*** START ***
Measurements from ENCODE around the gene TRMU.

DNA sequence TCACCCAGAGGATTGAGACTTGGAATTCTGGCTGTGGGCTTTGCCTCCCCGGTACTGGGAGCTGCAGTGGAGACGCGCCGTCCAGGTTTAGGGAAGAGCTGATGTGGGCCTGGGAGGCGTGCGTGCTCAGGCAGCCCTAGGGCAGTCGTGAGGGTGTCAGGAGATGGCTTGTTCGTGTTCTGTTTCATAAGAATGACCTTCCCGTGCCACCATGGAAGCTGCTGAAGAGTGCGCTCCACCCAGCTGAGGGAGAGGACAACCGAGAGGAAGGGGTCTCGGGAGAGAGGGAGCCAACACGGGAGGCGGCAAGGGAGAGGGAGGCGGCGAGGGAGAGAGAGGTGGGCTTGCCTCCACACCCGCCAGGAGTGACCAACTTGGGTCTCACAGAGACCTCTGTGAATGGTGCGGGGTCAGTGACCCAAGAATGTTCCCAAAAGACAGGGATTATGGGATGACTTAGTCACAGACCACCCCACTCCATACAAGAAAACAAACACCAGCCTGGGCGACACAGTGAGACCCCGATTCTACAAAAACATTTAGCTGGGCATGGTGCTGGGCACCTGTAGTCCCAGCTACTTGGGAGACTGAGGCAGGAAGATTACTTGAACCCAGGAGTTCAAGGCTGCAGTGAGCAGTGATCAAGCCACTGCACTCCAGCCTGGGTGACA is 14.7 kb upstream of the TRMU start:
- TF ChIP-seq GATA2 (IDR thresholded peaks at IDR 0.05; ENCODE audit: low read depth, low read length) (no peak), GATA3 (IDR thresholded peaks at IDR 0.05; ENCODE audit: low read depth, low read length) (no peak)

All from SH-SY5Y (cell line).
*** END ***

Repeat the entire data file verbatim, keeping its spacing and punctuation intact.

Measurements from ENCODE around the gene TRMU.

DNA sequence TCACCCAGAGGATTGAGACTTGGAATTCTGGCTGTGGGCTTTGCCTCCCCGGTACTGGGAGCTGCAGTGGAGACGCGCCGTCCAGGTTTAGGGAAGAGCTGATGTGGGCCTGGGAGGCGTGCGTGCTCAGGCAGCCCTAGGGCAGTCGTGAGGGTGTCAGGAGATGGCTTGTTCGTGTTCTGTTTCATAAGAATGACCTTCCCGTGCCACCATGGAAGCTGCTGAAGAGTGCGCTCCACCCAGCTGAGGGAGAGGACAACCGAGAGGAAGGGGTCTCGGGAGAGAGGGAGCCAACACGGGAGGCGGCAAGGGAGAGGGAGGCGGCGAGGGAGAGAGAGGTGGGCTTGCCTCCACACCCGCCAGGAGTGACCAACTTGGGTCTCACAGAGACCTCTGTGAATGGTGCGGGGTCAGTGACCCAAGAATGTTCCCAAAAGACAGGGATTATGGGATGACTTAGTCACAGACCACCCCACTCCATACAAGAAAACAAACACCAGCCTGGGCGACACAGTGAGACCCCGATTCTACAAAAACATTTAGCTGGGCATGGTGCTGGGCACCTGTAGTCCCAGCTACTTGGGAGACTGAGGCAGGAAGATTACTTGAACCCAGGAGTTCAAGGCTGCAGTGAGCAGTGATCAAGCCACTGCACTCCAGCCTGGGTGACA is 14.7 kb upstream of the TRMU start:
- TF ChIP-seq GATA2 (IDR thresholded peaks at IDR 0.05; ENCODE audit: low read depth, low read length) (no peak), GATA3 (IDR thresholded peaks at IDR 0.05; ENCODE audit: low read depth, low read length) (no peak)

All from SH-SY5Y (cell line).